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Archive for the ‘restoring old photographs’ Category

What is in this album?

Coming up soon… In future blog posts I will be looking into this album.

What is in this old album?

I am going to see what restoration nightmares are in here. I will be talking about how it is not always good to have a silver lining or at least where certain photos are concerned and a look at photo studios of the past and problems the photographers faced.

Photo repair, patience is the key

When you get a photo as bad as this in need of photo repair, it is seriously tempting to let a quality photo restoration service do it for you. But if you were to tackle this one it might be easiest to airbrush a new back ground or cheat by tightly cropping the photo so there is less work to do. This of course isn’t what restoring is all about.

It is about quality time restoring photos so they look like new from the time and period they were taken.

Creased up old photo restored

Creased up old photo restored

Patience is the key, its take a long time to fix a photo like this. Start with patching and retouching away the cracks that are on their own, giving larger and larger areas to sample texture from when you patch some more.Think of the photo as a sliding block puzzle, you are simply moving areas from one place to another to replace a bit that is missing. Sounds easy does it not? Obviously there is a degree of care from where the replacement texture is taken from, so that the new section blends in well. It’s not much good patching a smooth section of sky with texture from somebody’s woolen sweater. Common sense and patience is the recipe for success here.

When it comes to rebuilding the facial areas or areas where you have to be creative with your patching, slow down. Take a look at what you have in front of you and with a bit of imagination and perhaps a rescale here and there, possibly a flip, feather and blend, you can fill in the gaps. For a quality photo repair you may have to re texture afterwards by first rubber stamping in the correct tone from a nearby source and then patching to regain a little texture.

In this case a nose tip had to be borrowed from another photo and blended in. The windows in the back ground had slight re structure and overall tone and definition was improved with dodge and burn in subtle amounts. A low opacity layer of sharpen was added to the finally repaired old photo. Now we have the quality photo restoration we were looking for. You may want to down sample from your high res scan and apply a slight sharpen again depending on the final reproduction size.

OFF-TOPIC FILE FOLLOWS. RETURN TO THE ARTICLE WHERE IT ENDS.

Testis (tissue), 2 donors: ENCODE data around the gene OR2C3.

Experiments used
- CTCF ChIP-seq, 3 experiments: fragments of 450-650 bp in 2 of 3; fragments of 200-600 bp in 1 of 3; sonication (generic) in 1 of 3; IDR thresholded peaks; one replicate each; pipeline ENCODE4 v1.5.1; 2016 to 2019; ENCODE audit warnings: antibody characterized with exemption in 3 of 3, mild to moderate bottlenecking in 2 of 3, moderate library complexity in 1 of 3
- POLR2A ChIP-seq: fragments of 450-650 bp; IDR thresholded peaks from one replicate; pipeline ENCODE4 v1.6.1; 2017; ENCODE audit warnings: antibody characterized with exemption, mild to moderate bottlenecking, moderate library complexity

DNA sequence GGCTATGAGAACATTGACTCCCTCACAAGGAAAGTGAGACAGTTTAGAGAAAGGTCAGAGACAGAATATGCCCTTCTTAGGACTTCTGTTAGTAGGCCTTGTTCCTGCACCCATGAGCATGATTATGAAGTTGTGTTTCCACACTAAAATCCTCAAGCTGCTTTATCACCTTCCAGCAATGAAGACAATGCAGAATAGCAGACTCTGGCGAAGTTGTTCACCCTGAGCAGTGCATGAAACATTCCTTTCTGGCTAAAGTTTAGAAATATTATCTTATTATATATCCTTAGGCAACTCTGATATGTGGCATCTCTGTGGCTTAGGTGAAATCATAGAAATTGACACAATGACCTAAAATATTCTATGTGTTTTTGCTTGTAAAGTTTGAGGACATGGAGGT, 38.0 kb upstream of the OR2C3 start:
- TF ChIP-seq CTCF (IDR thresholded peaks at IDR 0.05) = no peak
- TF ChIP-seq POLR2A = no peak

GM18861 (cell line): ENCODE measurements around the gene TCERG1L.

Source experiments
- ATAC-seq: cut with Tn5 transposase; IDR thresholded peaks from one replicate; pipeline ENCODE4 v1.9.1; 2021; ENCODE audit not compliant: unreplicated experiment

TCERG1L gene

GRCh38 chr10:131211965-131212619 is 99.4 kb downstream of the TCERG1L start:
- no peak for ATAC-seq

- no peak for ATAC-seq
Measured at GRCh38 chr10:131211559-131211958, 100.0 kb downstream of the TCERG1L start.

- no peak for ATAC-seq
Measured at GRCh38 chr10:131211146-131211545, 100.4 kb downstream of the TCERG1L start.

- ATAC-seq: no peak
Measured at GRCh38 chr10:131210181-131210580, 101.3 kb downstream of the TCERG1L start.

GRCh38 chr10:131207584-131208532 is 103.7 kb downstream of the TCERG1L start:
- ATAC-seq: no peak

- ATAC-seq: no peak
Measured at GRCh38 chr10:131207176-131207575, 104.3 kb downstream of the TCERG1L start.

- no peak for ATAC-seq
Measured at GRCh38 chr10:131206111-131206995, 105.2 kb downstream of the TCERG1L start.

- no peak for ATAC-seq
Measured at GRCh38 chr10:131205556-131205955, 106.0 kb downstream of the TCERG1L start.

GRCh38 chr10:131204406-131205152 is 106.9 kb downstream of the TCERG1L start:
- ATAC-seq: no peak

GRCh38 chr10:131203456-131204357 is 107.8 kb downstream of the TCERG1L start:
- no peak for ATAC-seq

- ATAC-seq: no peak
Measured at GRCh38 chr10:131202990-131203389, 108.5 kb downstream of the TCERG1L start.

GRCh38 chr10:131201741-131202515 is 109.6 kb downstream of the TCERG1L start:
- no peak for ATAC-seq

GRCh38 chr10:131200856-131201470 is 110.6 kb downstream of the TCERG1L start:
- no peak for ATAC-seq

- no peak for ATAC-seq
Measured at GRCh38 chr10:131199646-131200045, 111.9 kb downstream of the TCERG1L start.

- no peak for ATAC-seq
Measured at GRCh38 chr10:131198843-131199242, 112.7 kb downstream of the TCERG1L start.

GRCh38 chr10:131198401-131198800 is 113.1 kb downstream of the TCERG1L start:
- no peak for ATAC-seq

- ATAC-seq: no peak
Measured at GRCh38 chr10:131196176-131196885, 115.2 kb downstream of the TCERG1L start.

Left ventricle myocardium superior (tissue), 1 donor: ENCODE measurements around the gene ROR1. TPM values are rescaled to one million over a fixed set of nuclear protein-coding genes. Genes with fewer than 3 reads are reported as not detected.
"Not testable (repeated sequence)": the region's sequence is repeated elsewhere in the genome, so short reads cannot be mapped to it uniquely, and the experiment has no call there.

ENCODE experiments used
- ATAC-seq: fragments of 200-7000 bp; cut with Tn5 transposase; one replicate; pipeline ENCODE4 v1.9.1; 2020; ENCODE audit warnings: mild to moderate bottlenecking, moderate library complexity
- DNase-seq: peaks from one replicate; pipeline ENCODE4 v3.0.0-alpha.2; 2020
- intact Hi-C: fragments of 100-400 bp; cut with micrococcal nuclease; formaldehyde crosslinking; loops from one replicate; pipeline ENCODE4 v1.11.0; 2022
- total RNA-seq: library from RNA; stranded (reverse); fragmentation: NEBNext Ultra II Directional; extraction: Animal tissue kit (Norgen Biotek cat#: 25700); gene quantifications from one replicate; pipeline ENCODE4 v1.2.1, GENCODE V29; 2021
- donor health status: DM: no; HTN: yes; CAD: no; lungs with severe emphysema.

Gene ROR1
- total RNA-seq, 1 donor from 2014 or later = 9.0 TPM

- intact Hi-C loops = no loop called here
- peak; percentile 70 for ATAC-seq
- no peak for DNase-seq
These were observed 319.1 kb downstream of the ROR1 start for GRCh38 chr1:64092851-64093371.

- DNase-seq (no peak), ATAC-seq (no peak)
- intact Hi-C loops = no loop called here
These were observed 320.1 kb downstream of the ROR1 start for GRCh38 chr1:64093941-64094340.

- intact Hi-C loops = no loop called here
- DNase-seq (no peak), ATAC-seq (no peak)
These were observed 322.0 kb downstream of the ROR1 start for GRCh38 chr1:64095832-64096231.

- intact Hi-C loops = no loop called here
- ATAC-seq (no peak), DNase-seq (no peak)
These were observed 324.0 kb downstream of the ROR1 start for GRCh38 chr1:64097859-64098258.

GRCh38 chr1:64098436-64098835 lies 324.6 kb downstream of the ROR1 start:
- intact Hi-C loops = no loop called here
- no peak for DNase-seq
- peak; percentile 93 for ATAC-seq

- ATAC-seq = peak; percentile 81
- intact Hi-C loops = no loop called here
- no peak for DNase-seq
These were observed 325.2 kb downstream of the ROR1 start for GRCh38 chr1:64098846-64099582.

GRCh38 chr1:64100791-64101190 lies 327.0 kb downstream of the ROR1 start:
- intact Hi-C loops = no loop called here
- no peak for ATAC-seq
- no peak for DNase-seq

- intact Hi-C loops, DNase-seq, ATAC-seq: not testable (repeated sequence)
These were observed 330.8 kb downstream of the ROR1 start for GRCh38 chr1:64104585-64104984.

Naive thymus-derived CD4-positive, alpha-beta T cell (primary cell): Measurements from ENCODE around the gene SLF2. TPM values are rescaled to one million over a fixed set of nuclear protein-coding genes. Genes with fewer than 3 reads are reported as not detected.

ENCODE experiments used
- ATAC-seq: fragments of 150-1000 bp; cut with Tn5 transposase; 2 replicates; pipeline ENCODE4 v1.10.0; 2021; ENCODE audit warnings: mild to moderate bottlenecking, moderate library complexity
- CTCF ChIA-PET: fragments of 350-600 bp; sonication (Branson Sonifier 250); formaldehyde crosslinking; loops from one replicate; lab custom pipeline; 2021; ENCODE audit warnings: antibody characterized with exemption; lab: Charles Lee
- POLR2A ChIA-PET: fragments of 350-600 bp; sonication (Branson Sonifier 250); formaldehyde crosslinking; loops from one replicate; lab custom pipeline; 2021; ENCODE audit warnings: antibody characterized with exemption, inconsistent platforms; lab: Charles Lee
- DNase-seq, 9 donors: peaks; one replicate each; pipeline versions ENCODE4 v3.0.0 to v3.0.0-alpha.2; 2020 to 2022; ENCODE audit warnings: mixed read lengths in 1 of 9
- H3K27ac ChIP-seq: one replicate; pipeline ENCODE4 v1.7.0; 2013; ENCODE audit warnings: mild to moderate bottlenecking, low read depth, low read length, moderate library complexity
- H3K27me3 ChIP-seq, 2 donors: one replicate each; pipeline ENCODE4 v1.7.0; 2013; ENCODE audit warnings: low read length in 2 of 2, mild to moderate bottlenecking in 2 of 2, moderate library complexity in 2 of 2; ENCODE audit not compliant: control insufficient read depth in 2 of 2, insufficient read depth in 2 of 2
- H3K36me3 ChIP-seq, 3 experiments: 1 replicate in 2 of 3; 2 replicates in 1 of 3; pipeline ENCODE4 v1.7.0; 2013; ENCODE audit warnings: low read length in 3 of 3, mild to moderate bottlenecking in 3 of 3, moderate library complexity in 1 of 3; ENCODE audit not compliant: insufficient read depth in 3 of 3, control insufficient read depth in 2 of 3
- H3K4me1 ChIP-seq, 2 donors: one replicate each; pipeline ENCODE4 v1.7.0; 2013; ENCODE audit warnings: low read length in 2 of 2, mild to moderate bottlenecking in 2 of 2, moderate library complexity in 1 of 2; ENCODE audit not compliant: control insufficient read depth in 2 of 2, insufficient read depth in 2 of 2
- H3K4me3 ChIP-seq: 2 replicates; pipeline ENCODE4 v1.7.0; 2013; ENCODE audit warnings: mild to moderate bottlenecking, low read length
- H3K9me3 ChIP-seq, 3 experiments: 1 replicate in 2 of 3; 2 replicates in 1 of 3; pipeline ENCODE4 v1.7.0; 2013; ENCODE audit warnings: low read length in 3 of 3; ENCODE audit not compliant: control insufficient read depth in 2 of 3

Neil Rhodes Providing quality photo restoration Surrey and Farnham area

Photo Restoration Telling the good from the bad

If ever you look into having a photo restoration done, how do you know that you are going to have it done properly? You can look at the site that offers the restoration and look at their example images of “before” and “after” and surely if it looks good then that’s all there is to it. The price is right so why not go for it.

STOP! I will tell you why. Look closely at those “before” and “after” images of the so called photo repairs. Think about what the restoration artist has done. Let us check the skill level of the restoration artist.

1. When replacing a back ground on a portrait. Has the background got the same tone and texture and grain as the part of the image that is left. Look carefully as there may be some tell tale signs of a quick fix. Halos or smudged lines around the original subject or person. There may also be cropping of the photo repair where the artist has eased the workload and trimmed off background that they didn’t want to deal with. Did you ask for that, and do you mind?

Good background texture

Good background texture

Image showing good texture where a restoration has been carried out correctly

2. Restoring details in the background. Are there strange repeat patterns in the background? Does it look like the grass is like a repeat pattern wall paper? Does the same bit of wood appear many times, or is that brick wall just a 10 times copy and repeated over and over to save time? Is there smudging or are there ill defined areas where the artist has simply blotted out details?

Incorrect cloning technique

Incorrect cloning technique

Image showing repeat patterns and bad texture where a restoration has been carried out incorrectly and with a lazy technique.

3. Does it look like it has been restored? When an image is very badly damaged, the artist will have to work hard to fix the damaged areas. Depending on the skill of the artist the image may look like it has been worked on. This will normally be where large areas of faces have been damaged or smooth tones or block colours have been divided by a tear or tape marks. However a skilled artist will make sure that the tones and the texture match and that the photo repair does not just look like a lifeless block of colour.

Look out for these pointers when examining the work on display, if you detect any of this go somewhere else, as the skills probably aren’t there in the first place. Providing photo restorations and repairs throughout the UK

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